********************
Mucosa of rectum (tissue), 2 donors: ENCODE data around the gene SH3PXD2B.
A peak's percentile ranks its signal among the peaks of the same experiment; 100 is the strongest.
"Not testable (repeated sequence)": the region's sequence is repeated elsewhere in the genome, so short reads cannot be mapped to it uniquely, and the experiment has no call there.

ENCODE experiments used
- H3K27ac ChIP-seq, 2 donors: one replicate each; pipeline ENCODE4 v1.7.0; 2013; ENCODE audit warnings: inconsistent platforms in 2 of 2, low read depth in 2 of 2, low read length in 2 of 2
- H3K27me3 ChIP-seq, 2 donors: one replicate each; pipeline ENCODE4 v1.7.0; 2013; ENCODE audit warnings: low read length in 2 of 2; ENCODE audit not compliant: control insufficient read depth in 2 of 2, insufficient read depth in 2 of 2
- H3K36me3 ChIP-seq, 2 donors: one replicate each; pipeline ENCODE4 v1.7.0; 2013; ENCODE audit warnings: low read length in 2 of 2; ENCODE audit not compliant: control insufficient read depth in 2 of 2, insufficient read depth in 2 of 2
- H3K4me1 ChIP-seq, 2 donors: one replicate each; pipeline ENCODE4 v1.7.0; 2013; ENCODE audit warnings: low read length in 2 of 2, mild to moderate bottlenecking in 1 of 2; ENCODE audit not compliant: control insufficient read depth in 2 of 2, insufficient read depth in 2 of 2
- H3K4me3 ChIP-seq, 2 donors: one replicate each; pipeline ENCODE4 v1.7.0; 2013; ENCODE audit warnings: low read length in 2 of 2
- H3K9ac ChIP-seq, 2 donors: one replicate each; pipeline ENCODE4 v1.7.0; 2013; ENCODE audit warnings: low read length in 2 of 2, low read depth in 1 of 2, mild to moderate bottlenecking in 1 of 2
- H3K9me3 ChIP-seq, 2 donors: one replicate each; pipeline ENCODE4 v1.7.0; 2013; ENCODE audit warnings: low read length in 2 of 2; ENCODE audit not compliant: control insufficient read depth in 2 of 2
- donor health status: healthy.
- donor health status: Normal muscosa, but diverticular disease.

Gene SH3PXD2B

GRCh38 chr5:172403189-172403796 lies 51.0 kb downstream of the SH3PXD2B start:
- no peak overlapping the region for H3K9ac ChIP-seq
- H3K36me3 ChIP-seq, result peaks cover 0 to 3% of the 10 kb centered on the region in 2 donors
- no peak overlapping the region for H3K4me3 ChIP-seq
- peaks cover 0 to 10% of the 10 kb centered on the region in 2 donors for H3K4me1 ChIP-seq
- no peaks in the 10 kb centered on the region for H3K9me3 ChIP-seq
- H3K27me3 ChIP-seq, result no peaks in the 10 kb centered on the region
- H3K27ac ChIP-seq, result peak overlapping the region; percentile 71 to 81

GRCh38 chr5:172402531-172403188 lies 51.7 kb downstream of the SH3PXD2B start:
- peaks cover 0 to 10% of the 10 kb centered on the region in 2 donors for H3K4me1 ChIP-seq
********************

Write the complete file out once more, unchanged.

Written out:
Mucosa of rectum (tissue), 2 donors: ENCODE data around the gene SH3PXD2B.
A peak's percentile ranks its signal among the peaks of the same experiment; 100 is the strongest.
"Not testable (repeated sequence)": the region's sequence is repeated elsewhere in the genome, so short reads cannot be mapped to it uniquely, and the experiment has no call there.

ENCODE experiments used
- H3K27ac ChIP-seq, 2 donors: one replicate each; pipeline ENCODE4 v1.7.0; 2013; ENCODE audit warnings: inconsistent platforms in 2 of 2, low read depth in 2 of 2, low read length in 2 of 2
- H3K27me3 ChIP-seq, 2 donors: one replicate each; pipeline ENCODE4 v1.7.0; 2013; ENCODE audit warnings: low read length in 2 of 2; ENCODE audit not compliant: control insufficient read depth in 2 of 2, insufficient read depth in 2 of 2
- H3K36me3 ChIP-seq, 2 donors: one replicate each; pipeline ENCODE4 v1.7.0; 2013; ENCODE audit warnings: low read length in 2 of 2; ENCODE audit not compliant: control insufficient read depth in 2 of 2, insufficient read depth in 2 of 2
- H3K4me1 ChIP-seq, 2 donors: one replicate each; pipeline ENCODE4 v1.7.0; 2013; ENCODE audit warnings: low read length in 2 of 2, mild to moderate bottlenecking in 1 of 2; ENCODE audit not compliant: control insufficient read depth in 2 of 2, insufficient read depth in 2 of 2
- H3K4me3 ChIP-seq, 2 donors: one replicate each; pipeline ENCODE4 v1.7.0; 2013; ENCODE audit warnings: low read length in 2 of 2
- H3K9ac ChIP-seq, 2 donors: one replicate each; pipeline ENCODE4 v1.7.0; 2013; ENCODE audit warnings: low read length in 2 of 2, low read depth in 1 of 2, mild to moderate bottlenecking in 1 of 2
- H3K9me3 ChIP-seq, 2 donors: one replicate each; pipeline ENCODE4 v1.7.0; 2013; ENCODE audit warnings: low read length in 2 of 2; ENCODE audit not compliant: control insufficient read depth in 2 of 2
- donor health status: healthy.
- donor health status: Normal muscosa, but diverticular disease.

Gene SH3PXD2B

GRCh38 chr5:172403189-172403796 lies 51.0 kb downstream of the SH3PXD2B start:
- no peak overlapping the region for H3K9ac ChIP-seq
- H3K36me3 ChIP-seq, result peaks cover 0 to 3% of the 10 kb centered on the region in 2 donors
- no peak overlapping the region for H3K4me3 ChIP-seq
- peaks cover 0 to 10% of the 10 kb centered on the region in 2 donors for H3K4me1 ChIP-seq
- no peaks in the 10 kb centered on the region for H3K9me3 ChIP-seq
- H3K27me3 ChIP-seq, result no peaks in the 10 kb centered on the region
- H3K27ac ChIP-seq, result peak overlapping the region; percentile 71 to 81

GRCh38 chr5:172402531-172403188 lies 51.7 kb downstream of the SH3PXD2B start:
- peaks cover 0 to 10% of the 10 kb centered on the region in 2 donors for H3K4me1 ChIP-seq